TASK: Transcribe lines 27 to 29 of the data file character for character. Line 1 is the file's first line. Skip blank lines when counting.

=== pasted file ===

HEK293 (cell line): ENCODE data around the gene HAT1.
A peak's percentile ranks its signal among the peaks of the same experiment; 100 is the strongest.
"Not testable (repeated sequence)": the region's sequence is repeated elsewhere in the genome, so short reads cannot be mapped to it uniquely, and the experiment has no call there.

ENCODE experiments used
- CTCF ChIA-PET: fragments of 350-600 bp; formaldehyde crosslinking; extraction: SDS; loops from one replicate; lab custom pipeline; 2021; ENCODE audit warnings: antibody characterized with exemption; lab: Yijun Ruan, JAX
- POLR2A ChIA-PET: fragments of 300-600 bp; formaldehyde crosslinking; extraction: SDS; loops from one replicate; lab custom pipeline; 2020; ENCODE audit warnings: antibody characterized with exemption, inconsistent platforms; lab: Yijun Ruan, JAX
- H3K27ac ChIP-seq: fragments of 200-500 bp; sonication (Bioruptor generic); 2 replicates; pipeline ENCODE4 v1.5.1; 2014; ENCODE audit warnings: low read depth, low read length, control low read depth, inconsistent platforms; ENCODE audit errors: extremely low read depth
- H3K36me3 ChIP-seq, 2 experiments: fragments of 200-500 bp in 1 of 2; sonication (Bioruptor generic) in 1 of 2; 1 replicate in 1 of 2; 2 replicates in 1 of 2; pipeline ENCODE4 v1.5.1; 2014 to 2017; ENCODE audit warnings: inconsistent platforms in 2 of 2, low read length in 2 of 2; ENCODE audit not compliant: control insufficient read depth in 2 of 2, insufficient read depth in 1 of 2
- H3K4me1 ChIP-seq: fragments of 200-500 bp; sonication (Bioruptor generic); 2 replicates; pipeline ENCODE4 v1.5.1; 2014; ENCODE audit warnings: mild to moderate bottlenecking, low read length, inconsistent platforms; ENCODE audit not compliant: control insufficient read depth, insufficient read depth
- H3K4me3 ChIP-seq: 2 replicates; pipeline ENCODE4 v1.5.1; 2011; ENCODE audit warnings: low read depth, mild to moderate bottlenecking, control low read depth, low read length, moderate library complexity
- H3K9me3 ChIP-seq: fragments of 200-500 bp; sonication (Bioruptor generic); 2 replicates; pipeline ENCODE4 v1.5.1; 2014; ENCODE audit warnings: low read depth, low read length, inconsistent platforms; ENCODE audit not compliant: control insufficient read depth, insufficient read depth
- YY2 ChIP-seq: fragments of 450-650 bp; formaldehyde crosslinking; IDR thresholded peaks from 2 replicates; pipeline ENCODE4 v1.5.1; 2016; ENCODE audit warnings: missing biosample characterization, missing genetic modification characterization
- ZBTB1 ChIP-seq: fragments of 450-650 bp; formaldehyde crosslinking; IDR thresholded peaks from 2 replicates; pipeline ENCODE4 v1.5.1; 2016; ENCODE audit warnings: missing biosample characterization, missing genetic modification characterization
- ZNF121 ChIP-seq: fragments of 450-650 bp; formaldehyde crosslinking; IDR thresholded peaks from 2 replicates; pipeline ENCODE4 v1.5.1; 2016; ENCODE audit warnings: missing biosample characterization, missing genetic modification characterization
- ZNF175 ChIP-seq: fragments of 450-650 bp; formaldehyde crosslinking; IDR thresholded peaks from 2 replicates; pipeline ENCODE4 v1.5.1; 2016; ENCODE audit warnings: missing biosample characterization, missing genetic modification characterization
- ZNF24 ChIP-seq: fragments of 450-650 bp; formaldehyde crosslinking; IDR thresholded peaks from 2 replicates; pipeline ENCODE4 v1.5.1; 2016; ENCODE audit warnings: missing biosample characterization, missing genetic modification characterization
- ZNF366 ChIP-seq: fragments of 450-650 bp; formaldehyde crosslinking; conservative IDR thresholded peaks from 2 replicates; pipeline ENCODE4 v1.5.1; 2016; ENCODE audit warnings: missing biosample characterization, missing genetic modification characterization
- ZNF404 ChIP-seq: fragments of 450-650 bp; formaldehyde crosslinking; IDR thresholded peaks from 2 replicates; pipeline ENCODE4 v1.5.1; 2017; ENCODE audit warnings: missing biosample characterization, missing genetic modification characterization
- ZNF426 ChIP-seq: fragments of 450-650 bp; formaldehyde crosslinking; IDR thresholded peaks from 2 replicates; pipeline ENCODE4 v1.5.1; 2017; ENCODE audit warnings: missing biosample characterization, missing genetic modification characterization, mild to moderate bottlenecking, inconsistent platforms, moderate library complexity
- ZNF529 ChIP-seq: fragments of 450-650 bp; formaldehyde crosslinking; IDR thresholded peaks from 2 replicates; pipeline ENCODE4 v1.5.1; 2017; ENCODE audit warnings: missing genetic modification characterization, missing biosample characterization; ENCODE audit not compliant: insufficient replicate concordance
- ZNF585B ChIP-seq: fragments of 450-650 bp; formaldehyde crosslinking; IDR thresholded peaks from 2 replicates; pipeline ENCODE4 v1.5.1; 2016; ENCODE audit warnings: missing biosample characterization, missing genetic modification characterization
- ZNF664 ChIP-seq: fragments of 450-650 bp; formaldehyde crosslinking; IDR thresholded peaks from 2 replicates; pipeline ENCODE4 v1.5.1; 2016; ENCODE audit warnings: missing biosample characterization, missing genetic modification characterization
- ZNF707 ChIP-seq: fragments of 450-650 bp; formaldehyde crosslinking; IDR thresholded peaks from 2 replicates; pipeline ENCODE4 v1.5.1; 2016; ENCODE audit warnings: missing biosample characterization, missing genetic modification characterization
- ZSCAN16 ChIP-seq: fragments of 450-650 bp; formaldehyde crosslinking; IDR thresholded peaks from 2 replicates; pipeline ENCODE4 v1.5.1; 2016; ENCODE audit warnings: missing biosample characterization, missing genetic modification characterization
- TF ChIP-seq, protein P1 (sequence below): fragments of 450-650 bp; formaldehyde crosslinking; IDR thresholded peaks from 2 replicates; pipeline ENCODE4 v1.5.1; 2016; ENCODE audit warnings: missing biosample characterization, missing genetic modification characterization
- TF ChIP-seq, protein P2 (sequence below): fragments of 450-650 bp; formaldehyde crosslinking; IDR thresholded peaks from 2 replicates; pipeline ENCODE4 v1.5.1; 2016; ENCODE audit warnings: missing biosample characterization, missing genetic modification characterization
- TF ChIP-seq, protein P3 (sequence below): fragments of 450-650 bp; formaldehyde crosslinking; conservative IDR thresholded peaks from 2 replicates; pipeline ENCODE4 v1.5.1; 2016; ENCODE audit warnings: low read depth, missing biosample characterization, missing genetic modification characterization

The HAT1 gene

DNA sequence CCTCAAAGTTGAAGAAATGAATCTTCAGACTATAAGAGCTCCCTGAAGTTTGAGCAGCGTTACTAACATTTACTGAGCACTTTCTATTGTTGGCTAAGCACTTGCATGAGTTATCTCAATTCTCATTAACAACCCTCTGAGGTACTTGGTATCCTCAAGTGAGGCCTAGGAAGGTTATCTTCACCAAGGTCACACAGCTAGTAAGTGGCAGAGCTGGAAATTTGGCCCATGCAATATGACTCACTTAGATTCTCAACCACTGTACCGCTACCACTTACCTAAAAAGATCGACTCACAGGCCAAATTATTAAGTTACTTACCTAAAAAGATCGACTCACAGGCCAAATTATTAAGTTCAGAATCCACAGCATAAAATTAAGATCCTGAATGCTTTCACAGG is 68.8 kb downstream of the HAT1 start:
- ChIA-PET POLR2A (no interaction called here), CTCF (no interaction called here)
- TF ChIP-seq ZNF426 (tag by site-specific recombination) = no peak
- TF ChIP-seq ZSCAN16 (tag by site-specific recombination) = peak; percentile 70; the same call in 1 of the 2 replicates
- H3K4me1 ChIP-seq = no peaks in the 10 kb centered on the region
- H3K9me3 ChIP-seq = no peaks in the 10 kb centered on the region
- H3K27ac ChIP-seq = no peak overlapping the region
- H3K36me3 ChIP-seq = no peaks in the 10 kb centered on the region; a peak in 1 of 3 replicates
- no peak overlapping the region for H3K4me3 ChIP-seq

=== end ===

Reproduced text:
- TF ChIP-seq, protein P3 (sequence below): fragments of 450-650 bp; formaldehyde crosslinking; conservative IDR thresholded peaks from 2 replicates; pipeline ENCODE4 v1.5.1; 2016; ENCODE audit warnings: low read depth, missing biosample characterization, missing genetic modification characterization

The HAT1 gene

DNA sequence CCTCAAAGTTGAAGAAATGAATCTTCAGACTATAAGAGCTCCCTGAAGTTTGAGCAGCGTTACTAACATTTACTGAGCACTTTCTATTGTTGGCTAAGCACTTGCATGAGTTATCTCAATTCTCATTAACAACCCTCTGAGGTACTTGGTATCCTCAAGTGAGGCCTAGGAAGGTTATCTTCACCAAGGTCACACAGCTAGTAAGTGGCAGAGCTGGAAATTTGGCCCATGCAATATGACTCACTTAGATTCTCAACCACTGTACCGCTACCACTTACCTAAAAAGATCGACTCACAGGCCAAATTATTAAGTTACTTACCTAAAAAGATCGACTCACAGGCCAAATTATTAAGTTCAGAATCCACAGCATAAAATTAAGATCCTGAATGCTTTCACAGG is 68.8 kb downstream of the HAT1 start: